Written by: Jonathan Corren, MD,
David Geffen School of Medicine at UCLA,
Departments of Medicine and Pediatrics
Reviewed by: Thanai Pongdee, MD, FAAAAI
AAAAI Website and Social Media Medical Editor
Biologic therapies, as the name implies, are products derived in some way from living organisms. These treatments include a variety of vaccines, blood components and proteins that are either derived from natural sources or are synthesized in the laboratory. Biologic therapies are particularly relevant to patients with allergic and immunologic diseases.
Vaccines constitute one of the most important breakthroughs in medical history and are responsible for protecting large populations from potentially deadly viral and bacterial infections. Edward Jenner created the first living vaccine in 1796 by administering fluid taken from a cowpox blister to a human being, which resulted in protection from smallpox infection.
Today, there are a number of vaccine types which help protect against a large number of infectious organisms. Live attenuated vaccines use a live but weakened form of the microorganism (example: measles, mumps, rubella), while killed vaccines use organisms which have been inactivated in the laboratory (example: influenza). Toxoid vaccines contain a toxin which is normally made by a microorganism; these vaccines block the harmful, or toxic, effects of the infection (examples: diphtheria and tetanus). Bio-synthetic vaccines contain man-made substances that are similar to parts of the actual microorganism (example: Haemophilus influenzae type B conjugate vaccine).
Vaccines directed against allergenic substances, such as dust mites, animal danders, molds and pollens, also have a long history as effective treatments for chronic allergic diseases such as allergic rhinitis and asthma. Most recently, scientists are now developing effective vaccines against certain types of cancer (example: melanoma), with many more likely to follow in the future.
Whole blood is composed of cells (red and white) and liquid plasma; blood is an ap-proximate 50:50 mix of each. The most commonly used blood product is an infusion of packed red blood cells, which are administered to patients who have experienced acute blood loss. While plasma contains no cells, it is rich with blood proteins, and the three most important are albumin, globulins and fibrinogen. Globulins include immunoglobulins, which are antibody proteins produced by special immune cells (B-lymphocytes) and are key components in preventing infection. These immunoglobulins can be separated into immunoglobulins (Ig) A, M, G, D and E and are referred to as IgA, IgM, IgG, IgD, and IgE. Purified IgG can be separated from the plasma of large numbers of normal, donor individuals who have been carefully screened to ensure that they are healthy and are not carrying any infectious organisms. This purified IgG contains a broad range of specific antibodies to many different types of bacteria and viruses and is most commonly administered to patients with various types of immunoglobulin deficiency diseases.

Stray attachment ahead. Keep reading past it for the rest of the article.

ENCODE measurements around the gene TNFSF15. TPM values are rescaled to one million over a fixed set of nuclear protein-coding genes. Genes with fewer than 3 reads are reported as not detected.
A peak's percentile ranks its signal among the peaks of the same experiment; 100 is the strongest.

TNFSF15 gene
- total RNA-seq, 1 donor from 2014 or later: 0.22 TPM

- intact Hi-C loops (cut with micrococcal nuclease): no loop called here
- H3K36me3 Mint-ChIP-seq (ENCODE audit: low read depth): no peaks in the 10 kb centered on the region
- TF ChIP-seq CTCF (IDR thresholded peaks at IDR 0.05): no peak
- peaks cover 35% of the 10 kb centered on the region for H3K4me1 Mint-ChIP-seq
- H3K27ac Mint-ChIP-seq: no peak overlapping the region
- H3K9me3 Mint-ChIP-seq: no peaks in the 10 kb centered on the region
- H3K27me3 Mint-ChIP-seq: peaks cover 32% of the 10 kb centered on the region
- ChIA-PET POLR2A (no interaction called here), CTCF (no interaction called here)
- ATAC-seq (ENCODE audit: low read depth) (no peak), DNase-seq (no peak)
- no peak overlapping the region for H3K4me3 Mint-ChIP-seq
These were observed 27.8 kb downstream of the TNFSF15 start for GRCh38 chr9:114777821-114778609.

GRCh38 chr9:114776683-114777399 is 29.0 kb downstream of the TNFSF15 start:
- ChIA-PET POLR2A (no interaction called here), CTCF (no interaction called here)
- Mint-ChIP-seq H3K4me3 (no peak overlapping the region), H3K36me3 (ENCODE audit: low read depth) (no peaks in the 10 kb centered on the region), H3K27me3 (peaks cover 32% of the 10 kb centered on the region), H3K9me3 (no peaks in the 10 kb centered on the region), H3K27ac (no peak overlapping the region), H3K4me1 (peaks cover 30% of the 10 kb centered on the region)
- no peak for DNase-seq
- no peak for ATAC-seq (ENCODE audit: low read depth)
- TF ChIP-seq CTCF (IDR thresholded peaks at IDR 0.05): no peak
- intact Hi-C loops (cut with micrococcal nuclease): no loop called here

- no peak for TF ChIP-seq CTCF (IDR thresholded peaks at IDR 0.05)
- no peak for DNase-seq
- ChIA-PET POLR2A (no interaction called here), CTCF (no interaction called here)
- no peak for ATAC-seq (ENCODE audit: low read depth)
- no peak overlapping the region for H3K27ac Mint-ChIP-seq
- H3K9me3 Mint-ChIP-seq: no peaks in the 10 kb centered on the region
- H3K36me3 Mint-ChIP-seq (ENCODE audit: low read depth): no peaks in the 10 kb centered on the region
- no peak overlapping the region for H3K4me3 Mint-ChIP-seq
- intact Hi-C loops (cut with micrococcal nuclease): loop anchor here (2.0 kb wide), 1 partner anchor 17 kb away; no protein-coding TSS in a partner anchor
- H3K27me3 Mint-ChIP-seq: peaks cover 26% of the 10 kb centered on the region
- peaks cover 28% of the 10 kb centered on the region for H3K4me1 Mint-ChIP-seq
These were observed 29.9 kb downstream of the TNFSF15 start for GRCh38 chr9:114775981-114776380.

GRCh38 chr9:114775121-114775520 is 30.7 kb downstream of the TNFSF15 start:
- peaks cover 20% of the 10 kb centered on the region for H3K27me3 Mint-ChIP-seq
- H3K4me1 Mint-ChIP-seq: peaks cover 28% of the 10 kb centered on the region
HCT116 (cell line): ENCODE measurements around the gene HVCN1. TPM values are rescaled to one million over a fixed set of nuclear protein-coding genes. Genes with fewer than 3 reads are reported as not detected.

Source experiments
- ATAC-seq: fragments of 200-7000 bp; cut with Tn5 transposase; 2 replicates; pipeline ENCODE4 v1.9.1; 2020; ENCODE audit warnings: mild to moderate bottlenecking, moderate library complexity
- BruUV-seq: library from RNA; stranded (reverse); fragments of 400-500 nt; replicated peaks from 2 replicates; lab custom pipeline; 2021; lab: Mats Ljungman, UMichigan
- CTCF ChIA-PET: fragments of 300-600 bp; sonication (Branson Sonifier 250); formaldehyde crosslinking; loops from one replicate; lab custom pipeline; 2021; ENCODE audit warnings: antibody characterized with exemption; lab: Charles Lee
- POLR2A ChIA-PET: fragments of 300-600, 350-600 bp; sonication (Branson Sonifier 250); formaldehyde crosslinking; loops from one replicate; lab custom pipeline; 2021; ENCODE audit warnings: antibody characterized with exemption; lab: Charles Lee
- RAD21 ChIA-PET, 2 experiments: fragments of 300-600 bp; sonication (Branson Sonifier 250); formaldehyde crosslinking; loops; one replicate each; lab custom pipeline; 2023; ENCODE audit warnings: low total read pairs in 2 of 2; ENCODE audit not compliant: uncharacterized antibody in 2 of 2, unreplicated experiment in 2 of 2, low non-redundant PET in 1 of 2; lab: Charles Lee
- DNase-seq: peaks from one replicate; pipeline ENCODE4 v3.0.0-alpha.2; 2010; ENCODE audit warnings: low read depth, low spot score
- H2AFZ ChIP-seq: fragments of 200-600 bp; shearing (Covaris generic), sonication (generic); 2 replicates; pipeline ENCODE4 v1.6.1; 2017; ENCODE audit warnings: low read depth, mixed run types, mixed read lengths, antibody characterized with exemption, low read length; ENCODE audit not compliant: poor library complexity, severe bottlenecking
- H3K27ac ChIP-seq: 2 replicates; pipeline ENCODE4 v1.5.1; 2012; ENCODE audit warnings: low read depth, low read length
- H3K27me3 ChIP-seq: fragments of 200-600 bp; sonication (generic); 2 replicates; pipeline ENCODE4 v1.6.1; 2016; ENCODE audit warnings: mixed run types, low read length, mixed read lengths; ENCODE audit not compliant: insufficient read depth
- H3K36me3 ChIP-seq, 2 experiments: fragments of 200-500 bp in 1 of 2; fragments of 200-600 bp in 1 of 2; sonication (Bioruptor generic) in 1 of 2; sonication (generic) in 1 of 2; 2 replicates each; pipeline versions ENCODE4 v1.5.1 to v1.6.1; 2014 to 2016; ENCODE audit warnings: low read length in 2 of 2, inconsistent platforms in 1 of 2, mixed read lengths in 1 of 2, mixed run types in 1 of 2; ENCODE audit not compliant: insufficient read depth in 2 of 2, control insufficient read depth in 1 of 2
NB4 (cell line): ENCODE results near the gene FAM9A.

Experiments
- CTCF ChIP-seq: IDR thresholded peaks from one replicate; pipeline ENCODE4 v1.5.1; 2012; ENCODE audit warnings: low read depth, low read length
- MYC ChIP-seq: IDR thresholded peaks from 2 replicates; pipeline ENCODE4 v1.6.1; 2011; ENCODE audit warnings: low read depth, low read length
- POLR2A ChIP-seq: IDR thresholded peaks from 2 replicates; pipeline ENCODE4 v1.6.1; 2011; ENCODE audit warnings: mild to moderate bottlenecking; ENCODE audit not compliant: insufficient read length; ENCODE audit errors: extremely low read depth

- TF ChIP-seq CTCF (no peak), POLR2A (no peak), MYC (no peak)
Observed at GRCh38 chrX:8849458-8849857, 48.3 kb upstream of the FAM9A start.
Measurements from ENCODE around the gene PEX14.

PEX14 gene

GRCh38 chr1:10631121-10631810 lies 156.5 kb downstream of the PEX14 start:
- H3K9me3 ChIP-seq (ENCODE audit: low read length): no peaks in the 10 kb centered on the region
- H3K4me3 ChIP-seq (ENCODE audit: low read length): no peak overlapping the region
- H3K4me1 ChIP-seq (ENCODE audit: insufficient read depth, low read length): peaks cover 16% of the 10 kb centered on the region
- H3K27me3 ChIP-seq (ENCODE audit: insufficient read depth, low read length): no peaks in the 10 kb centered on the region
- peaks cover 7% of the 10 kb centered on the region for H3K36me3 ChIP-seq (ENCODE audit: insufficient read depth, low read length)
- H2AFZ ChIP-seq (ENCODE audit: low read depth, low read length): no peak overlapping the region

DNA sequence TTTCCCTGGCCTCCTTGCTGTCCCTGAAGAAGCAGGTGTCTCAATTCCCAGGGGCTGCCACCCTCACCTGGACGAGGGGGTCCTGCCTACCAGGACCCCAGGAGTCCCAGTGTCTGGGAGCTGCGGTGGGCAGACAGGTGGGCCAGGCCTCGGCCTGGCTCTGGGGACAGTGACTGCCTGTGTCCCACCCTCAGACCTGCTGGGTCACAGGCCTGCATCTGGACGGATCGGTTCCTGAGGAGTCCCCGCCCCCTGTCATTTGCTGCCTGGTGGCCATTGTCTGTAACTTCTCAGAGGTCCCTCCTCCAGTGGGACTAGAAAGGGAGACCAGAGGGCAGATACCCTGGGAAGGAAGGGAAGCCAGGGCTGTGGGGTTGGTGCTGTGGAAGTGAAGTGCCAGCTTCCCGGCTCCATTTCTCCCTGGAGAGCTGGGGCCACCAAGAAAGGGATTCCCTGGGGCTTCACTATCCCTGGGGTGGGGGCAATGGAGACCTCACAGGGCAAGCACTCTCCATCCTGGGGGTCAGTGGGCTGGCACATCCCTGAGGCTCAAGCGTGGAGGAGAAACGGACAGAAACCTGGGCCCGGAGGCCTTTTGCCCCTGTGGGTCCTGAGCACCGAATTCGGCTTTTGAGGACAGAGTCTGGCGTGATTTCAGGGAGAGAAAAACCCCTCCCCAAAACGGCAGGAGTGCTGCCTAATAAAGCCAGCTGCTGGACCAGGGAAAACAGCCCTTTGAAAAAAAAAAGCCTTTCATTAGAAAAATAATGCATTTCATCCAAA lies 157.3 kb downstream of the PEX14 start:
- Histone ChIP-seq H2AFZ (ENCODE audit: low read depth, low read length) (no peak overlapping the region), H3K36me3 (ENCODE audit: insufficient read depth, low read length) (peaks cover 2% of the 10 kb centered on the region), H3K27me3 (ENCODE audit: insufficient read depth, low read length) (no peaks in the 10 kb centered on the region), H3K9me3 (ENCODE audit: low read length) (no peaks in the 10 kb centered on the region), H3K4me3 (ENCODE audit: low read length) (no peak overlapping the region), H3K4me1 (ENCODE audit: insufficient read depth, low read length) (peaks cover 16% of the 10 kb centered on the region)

Proteins useful for the treatment of diseases include a small number of naturally-occurring proteins called cytokines. Cytokines are proteins which the body uses to both activate and suppress immune cells which are involved in immune regulation and protection against infections. Interleukin-2 (Aldesleukin) is an approved therapy for certain cancers, while interferon gamma and interferon alpha are used as treatments for specific types of infectious illnesses and immune deficiency states.
Monoclonal antibodies, or MAbs, are laboratory-produced antibodies that target specific proteins that are involved in disease processes. These proteins may be floating freely in the plasma or may be found on cells. To create MAbs, researchers typically inject mice with a target protein found in humans. Once the mice begin to make antibodies to this foreign, human protein, the antibody-producing B-lymphocyte cells from the mice are harvested. These mouse B-lymphocytes are then fused in the laboratory to special cells to create a long-lasting hybridoma, which divides repeatedly to produce identical daughter cells, or clones. These single clone, or “monoclonal”, antibodies, are all identical to one another and can be produced in large quantities.
Unfortunately, once these mouse-derived antibodies were administered to humans, the antibody would act as a foreign protein, or antigen, and cause the patient to produce their own antibodies against this antigen. This immune response by the patient would undoubtedly lead to neutralization of the mouse antibody, reducing its efficacy, as well as lead to probable severe adverse effects. To get around this problem, mouse antibodies are “humanized” by replacing as much of the mouse portion of the antibody as possible with human portions. More recently, newer technologies are allowing scientists to create fully human monoclonal antibodies, which leads to enhanced effectiveness and reduced risk of adverse effects.
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